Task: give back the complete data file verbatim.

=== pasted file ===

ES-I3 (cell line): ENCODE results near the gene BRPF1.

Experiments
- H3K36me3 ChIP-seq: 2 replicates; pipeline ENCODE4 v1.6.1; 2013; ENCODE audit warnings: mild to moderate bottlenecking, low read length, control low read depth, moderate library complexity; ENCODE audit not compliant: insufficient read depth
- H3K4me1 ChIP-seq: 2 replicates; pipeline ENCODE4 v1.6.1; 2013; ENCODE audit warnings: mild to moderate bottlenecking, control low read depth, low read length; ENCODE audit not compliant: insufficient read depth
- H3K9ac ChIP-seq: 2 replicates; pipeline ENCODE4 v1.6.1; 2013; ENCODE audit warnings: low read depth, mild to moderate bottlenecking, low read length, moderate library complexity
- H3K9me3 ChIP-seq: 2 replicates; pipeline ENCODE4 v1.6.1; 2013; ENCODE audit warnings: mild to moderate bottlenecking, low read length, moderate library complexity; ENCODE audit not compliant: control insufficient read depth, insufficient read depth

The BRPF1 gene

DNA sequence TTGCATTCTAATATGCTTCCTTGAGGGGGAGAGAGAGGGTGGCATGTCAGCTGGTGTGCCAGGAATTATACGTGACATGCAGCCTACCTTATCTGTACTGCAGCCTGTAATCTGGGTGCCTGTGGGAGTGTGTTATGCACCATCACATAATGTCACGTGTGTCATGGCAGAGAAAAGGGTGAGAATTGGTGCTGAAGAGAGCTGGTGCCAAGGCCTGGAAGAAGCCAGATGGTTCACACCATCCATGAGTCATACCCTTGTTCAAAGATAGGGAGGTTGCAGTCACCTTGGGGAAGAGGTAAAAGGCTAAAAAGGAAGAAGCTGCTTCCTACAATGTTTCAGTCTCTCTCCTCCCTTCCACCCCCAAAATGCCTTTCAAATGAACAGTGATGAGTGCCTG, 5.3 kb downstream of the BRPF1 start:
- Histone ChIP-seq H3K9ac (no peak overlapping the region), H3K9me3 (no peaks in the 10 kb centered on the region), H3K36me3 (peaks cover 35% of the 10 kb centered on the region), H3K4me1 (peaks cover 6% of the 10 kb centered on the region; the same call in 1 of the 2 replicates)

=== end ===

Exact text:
ES-I3 (cell line): ENCODE results near the gene BRPF1.

Experiments
- H3K36me3 ChIP-seq: 2 replicates; pipeline ENCODE4 v1.6.1; 2013; ENCODE audit warnings: mild to moderate bottlenecking, low read length, control low read depth, moderate library complexity; ENCODE audit not compliant: insufficient read depth
- H3K4me1 ChIP-seq: 2 replicates; pipeline ENCODE4 v1.6.1; 2013; ENCODE audit warnings: mild to moderate bottlenecking, control low read depth, low read length; ENCODE audit not compliant: insufficient read depth
- H3K9ac ChIP-seq: 2 replicates; pipeline ENCODE4 v1.6.1; 2013; ENCODE audit warnings: low read depth, mild to moderate bottlenecking, low read length, moderate library complexity
- H3K9me3 ChIP-seq: 2 replicates; pipeline ENCODE4 v1.6.1; 2013; ENCODE audit warnings: mild to moderate bottlenecking, low read length, moderate library complexity; ENCODE audit not compliant: control insufficient read depth, insufficient read depth

The BRPF1 gene

DNA sequence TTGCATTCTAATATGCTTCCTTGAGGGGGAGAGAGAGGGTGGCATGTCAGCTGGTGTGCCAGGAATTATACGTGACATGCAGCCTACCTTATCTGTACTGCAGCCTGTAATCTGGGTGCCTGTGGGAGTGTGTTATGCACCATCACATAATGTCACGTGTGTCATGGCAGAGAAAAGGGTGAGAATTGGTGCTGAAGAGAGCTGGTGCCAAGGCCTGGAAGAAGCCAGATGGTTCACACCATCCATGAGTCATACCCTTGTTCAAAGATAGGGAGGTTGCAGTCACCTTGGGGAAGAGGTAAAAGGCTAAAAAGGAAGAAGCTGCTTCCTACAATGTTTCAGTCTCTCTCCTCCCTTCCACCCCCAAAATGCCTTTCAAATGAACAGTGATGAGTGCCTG, 5.3 kb downstream of the BRPF1 start:
- Histone ChIP-seq H3K9ac (no peak overlapping the region), H3K9me3 (no peaks in the 10 kb centered on the region), H3K36me3 (peaks cover 35% of the 10 kb centered on the region), H3K4me1 (peaks cover 6% of the 10 kb centered on the region; the same call in 1 of the 2 replicates)